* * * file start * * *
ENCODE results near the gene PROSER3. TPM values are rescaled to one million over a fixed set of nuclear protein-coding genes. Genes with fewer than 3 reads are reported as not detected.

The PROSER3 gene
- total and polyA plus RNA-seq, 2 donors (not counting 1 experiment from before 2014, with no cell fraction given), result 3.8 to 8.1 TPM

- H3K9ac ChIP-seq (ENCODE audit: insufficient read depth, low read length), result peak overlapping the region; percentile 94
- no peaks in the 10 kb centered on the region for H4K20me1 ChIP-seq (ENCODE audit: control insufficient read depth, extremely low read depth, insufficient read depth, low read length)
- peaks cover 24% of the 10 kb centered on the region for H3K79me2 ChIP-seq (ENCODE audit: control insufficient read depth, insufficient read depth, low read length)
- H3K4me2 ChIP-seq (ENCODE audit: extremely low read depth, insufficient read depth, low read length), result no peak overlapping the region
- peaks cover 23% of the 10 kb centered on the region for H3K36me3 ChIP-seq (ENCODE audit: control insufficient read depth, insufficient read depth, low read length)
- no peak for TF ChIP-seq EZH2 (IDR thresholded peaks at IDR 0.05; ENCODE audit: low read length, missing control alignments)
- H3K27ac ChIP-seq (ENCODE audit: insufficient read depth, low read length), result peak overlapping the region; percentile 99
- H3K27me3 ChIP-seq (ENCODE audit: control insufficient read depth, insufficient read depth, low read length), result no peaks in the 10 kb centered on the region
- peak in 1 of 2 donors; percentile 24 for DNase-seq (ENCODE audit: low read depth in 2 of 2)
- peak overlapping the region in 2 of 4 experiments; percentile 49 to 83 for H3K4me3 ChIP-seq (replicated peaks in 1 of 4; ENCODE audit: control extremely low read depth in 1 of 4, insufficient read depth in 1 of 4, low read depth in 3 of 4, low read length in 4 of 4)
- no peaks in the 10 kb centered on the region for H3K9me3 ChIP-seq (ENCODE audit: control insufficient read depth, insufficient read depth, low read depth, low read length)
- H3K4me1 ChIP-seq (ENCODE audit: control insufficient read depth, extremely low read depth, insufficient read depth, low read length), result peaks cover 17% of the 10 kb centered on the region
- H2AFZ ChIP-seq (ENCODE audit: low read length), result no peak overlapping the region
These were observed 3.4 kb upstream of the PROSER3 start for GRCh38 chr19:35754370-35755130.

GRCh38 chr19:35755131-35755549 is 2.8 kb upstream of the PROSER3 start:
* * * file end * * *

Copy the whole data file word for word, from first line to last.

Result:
ENCODE results near the gene PROSER3. TPM values are rescaled to one million over a fixed set of nuclear protein-coding genes. Genes with fewer than 3 reads are reported as not detected.

The PROSER3 gene
- total and polyA plus RNA-seq, 2 donors (not counting 1 experiment from before 2014, with no cell fraction given), result 3.8 to 8.1 TPM

- H3K9ac ChIP-seq (ENCODE audit: insufficient read depth, low read length), result peak overlapping the region; percentile 94
- no peaks in the 10 kb centered on the region for H4K20me1 ChIP-seq (ENCODE audit: control insufficient read depth, extremely low read depth, insufficient read depth, low read length)
- peaks cover 24% of the 10 kb centered on the region for H3K79me2 ChIP-seq (ENCODE audit: control insufficient read depth, insufficient read depth, low read length)
- H3K4me2 ChIP-seq (ENCODE audit: extremely low read depth, insufficient read depth, low read length), result no peak overlapping the region
- peaks cover 23% of the 10 kb centered on the region for H3K36me3 ChIP-seq (ENCODE audit: control insufficient read depth, insufficient read depth, low read length)
- no peak for TF ChIP-seq EZH2 (IDR thresholded peaks at IDR 0.05; ENCODE audit: low read length, missing control alignments)
- H3K27ac ChIP-seq (ENCODE audit: insufficient read depth, low read length), result peak overlapping the region; percentile 99
- H3K27me3 ChIP-seq (ENCODE audit: control insufficient read depth, insufficient read depth, low read length), result no peaks in the 10 kb centered on the region
- peak in 1 of 2 donors; percentile 24 for DNase-seq (ENCODE audit: low read depth in 2 of 2)
- peak overlapping the region in 2 of 4 experiments; percentile 49 to 83 for H3K4me3 ChIP-seq (replicated peaks in 1 of 4; ENCODE audit: control extremely low read depth in 1 of 4, insufficient read depth in 1 of 4, low read depth in 3 of 4, low read length in 4 of 4)
- no peaks in the 10 kb centered on the region for H3K9me3 ChIP-seq (ENCODE audit: control insufficient read depth, insufficient read depth, low read depth, low read length)
- H3K4me1 ChIP-seq (ENCODE audit: control insufficient read depth, extremely low read depth, insufficient read depth, low read length), result peaks cover 17% of the 10 kb centered on the region
- H2AFZ ChIP-seq (ENCODE audit: low read length), result no peak overlapping the region
These were observed 3.4 kb upstream of the PROSER3 start for GRCh38 chr19:35754370-35755130.

GRCh38 chr19:35755131-35755549 is 2.8 kb upstream of the PROSER3 start: